Rishikesh Thangjam – vocals
Kamlesh Khundrakpam- Bass guitars
Ton Arambam- Guitars, Keyboards
Sumit Lukram- Guitars
Goroba Huirem – Guitars
“We’ve been inspired by so many things. I don’t know where to start from. But I think being honest to what we are playing is the most important thing,” enthusiastically replied Rishikesh Thangjam as I asked him about their inspiration. The answer though might be a cliché, but is the truth which they justify by all means.
‘The mind and the beard’.
Their fascination for the beard intrigued me to know more about them.
‘The Koi’, still in its infancy, has a lot to offer since its inception in 2012. The band members, with the iconic John Lennon glasses and the similar hairdo are heavily inspired by the early Hippie movement in the United States. Still gingerly experimenting, they prefer to categorize themselves as an alternative rock band.
I was an instant fan the second Freedom song started playing. The guitar started strumming with declining ebb to let you get the feel of the advancing tide to soothe your senses. Every chord strum is so detailed that you wait for your ears to catch more of such precision, only to realise your body and mind perfectly in sync with the music already. Lyrically they are not just teenagers rambling gibberish, but their words are powerful and make sense.
‘…It’ll remind you the smell of the dust
your powers fallen
your brother’s stolen
flowers fed with their bloods
but your freedom is free
so your hope never dies…’
Chapter Three: Ivory Tower is a subtlety. Even though the song starts with an ‘underfed demon’ I can only think of the most peaceful, pleasant things while it plays in the background. The guitar-xylophone combination is sweet, literally! The lyrics convey a very country-like feeling.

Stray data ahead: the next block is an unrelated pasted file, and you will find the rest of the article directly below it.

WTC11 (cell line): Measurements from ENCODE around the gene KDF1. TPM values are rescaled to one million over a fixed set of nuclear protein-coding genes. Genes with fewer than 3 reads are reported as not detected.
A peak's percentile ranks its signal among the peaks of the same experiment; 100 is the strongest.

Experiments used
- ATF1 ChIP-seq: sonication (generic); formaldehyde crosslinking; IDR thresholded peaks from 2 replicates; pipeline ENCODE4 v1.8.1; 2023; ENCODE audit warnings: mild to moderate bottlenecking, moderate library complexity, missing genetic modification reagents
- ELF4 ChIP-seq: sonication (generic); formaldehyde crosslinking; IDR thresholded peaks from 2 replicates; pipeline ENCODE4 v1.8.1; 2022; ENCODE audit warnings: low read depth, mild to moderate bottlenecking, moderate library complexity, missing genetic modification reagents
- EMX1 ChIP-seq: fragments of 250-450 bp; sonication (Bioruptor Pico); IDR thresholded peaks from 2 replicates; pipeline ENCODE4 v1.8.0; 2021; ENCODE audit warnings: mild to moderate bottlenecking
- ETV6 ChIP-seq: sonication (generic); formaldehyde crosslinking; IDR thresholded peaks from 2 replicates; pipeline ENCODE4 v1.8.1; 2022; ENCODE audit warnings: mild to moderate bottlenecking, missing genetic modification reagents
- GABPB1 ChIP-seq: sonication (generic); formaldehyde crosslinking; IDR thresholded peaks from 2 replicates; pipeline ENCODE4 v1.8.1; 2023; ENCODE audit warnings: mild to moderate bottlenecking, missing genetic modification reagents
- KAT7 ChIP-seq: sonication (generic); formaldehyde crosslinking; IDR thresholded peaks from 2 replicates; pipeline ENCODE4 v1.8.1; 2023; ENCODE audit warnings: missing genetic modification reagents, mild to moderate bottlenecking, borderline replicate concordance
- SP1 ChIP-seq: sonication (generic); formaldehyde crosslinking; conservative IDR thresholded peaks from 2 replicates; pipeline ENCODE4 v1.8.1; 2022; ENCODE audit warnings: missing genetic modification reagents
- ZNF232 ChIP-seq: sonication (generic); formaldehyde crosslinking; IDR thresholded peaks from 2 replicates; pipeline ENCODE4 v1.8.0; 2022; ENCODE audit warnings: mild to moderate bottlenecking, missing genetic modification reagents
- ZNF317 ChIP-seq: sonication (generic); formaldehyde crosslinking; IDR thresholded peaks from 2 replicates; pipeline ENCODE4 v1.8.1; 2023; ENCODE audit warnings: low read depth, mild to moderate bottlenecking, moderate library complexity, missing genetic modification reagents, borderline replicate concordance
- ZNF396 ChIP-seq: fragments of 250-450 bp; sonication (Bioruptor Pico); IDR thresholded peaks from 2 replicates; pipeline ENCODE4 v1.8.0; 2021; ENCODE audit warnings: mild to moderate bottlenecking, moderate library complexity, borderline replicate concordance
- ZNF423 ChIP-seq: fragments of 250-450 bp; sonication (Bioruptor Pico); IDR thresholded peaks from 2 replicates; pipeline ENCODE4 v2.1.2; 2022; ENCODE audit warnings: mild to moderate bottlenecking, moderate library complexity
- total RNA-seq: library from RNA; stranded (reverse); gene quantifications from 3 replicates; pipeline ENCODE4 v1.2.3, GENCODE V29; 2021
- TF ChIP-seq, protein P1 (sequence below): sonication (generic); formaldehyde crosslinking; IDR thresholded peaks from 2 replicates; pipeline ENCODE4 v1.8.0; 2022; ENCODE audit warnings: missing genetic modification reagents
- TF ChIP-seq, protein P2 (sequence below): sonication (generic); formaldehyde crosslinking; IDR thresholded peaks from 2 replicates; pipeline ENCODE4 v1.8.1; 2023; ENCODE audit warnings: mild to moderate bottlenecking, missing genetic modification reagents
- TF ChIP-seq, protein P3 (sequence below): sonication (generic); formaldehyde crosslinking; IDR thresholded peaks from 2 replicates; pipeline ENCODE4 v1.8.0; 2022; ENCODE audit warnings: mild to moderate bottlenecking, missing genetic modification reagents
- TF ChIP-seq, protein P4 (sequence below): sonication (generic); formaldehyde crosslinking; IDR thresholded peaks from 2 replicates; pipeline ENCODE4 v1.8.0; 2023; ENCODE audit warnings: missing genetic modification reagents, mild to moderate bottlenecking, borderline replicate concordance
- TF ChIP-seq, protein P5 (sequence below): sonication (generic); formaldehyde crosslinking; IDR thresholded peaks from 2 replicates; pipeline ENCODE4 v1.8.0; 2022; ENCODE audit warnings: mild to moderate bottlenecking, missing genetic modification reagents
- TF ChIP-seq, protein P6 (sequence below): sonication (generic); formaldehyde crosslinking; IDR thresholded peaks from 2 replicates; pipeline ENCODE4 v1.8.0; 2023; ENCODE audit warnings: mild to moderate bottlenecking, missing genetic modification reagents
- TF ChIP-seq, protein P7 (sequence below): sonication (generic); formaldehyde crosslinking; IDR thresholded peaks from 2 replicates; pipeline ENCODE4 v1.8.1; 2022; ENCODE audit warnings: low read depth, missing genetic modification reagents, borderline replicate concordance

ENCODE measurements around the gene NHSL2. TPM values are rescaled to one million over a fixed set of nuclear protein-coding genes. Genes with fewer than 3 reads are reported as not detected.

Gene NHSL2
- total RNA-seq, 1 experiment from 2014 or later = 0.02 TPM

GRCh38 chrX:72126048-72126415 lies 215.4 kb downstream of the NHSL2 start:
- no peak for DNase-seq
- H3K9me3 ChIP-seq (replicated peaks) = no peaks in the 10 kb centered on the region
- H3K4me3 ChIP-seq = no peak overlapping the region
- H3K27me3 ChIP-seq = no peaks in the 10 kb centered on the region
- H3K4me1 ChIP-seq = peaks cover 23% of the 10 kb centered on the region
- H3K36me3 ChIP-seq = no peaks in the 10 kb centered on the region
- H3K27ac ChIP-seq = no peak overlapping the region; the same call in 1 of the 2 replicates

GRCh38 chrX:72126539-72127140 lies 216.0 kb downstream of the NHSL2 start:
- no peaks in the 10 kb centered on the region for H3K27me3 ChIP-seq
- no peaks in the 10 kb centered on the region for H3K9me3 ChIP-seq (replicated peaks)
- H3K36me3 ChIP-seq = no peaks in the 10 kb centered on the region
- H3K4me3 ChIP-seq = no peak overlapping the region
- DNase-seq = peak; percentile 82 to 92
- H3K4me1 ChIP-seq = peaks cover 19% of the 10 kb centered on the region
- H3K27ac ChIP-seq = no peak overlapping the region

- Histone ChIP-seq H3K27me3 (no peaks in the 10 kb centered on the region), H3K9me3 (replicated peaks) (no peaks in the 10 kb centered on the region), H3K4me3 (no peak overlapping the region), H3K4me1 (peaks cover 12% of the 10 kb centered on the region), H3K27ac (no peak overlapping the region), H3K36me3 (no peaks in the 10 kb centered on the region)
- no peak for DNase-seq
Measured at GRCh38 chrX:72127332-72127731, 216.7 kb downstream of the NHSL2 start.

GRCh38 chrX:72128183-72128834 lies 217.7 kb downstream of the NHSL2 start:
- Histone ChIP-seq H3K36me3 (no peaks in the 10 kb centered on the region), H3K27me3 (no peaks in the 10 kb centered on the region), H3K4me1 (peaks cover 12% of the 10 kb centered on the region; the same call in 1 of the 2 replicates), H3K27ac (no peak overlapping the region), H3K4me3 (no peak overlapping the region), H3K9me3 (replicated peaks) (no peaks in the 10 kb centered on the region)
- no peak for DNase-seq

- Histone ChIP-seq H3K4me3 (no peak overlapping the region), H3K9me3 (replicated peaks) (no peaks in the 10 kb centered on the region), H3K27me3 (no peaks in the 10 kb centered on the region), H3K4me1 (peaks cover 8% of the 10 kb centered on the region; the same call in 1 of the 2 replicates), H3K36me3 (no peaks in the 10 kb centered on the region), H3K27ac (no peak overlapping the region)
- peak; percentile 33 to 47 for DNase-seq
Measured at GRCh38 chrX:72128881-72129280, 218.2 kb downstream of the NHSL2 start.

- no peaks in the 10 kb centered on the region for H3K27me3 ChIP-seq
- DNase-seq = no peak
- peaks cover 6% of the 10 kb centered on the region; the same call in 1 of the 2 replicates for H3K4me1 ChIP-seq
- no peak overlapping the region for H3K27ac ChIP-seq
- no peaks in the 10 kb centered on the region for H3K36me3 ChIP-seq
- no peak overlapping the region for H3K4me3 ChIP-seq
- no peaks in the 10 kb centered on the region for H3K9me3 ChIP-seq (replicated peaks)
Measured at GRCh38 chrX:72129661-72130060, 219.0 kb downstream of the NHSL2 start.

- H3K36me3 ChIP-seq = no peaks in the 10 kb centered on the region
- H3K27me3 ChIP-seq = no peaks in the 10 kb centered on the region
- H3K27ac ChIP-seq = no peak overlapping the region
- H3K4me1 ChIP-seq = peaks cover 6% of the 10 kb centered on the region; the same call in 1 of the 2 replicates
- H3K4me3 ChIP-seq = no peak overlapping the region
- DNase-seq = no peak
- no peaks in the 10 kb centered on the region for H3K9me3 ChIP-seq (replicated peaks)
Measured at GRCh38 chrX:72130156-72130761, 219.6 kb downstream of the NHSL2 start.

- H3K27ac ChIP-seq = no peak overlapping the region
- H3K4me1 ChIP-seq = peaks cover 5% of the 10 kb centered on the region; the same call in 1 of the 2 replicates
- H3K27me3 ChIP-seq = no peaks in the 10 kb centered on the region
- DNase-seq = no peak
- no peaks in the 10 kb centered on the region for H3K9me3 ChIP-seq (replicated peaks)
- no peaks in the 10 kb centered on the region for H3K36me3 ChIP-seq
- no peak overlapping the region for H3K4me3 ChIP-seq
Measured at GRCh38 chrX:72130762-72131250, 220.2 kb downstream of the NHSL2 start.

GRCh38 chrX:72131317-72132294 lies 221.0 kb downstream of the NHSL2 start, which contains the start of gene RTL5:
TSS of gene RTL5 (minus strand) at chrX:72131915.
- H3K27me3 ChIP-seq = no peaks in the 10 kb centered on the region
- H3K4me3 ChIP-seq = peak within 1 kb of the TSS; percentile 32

‘She said she was just a friend from the sunflower fields
Where butterflies, magicians and daddy’s old radio
were the only pollution’
As a personal favourite, it is already on my playlist. The lyrics, utterly simple, convey a predilection towards something naiveté, a kind of feeling which you last got on your innocent first love.
However, the recording of Rusted Love disappointed me in the initial listen. The music is not a matter of worry at all but the lyrics are hardly audible. That again, I would assume is a result of an amateur recording. The drum work however is very good and maintains a steadiness all throughout.
The Dead Chief exhibited a few flaws but it shows how The Koi has matured with time and experience. While the lyrics make sense, the accent needs a tiny fix. A little concentration on the phonetics is all what they need. The song all over keeps a very steady ebb and flow from the beginning to end. No sudden changes, no sudden fluctuations. Thangjam mentions “It’s about us being conscious inside this reality we perceive Maya – (“Eye inside a kaleidoscope, bending lights and gramophones”), which can be so brittle, flimsy and fragile (“paper landscape paper dreams”), and I’m afraid we are all going mad trying to make some meaning out of it. So I ask of them to see me when the lunatics have taken over the asylum (‘Promise me to meet me around the bend’).”
The lyrics present a very vivid mental imagery.
The Koi is in a stage where they are still ‘confused’ on quite a few things. They are experimenting with newer styles and their abilities to find a concrete base but eventually they are producing good music and that’s all what matters. For me, putting genres to music is like boxing blossoming creativity so I would just prefer saying that The Koi is a band with a great potential which can transcend beyond genres in the coming years. Not having performed a single gig till date, they still stand strong with their work and success will find a way to them whenever they are ready to accept it. This is a kind of a band where you listen to their music and before you know it you are hooked to their welcoming, full-of-life songs. Need proof? Ask me.